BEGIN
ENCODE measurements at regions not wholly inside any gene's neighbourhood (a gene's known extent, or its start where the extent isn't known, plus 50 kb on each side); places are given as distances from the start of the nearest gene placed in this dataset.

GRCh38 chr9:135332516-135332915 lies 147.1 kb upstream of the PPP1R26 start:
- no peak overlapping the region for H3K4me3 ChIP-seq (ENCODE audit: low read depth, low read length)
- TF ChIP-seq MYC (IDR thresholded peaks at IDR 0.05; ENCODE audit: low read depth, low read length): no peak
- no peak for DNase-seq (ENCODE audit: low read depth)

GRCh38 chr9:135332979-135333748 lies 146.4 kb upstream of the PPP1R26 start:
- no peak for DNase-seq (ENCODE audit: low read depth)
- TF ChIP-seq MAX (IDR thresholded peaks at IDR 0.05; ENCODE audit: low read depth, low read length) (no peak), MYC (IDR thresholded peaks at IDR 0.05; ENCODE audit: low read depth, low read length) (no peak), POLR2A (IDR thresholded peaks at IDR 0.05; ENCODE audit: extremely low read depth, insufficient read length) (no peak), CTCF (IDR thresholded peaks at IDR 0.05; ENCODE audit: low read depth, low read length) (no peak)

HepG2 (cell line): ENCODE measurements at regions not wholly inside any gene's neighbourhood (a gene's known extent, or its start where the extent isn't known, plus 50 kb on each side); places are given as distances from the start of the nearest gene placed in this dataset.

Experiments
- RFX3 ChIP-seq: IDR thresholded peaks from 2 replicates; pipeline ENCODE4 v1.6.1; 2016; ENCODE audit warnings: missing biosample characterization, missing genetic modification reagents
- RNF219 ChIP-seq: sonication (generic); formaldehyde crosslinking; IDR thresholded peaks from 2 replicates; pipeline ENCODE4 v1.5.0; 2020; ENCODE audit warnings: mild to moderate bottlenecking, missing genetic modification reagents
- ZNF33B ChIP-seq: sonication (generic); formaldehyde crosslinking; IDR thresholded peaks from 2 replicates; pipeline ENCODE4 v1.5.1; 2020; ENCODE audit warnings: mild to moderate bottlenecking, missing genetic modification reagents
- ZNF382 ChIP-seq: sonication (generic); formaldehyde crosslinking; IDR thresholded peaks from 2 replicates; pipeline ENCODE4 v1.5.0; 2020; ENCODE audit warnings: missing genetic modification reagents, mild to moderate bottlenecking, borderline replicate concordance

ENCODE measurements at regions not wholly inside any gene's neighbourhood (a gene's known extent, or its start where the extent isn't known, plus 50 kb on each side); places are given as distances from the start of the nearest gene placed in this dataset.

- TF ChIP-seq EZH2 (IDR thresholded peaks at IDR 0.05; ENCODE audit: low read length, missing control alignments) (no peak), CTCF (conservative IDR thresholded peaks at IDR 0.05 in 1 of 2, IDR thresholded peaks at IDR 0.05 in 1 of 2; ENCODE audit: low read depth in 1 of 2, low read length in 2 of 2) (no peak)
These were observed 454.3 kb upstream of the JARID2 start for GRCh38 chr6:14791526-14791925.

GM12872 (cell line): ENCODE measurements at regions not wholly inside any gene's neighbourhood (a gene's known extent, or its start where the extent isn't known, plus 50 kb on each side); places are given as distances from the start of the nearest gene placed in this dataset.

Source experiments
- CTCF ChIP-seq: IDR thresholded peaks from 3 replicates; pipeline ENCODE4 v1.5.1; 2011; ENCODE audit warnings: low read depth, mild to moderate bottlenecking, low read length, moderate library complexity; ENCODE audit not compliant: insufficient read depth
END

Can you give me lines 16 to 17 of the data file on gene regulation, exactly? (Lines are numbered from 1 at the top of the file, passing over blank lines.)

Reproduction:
- TF ChIP-seq EZH2 (IDR thresholded peaks at IDR 0.05; ENCODE audit: low read length, missing control alignments) (no peak), CTCF (conservative IDR thresholded peaks at IDR 0.05 in 1 of 2, IDR thresholded peaks at IDR 0.05 in 1 of 2; ENCODE audit: low read depth in 1 of 2, low read length in 2 of 2) (no peak)
These were observed 454.3 kb upstream of the JARID2 start for GRCh38 chr6:14791526-14791925.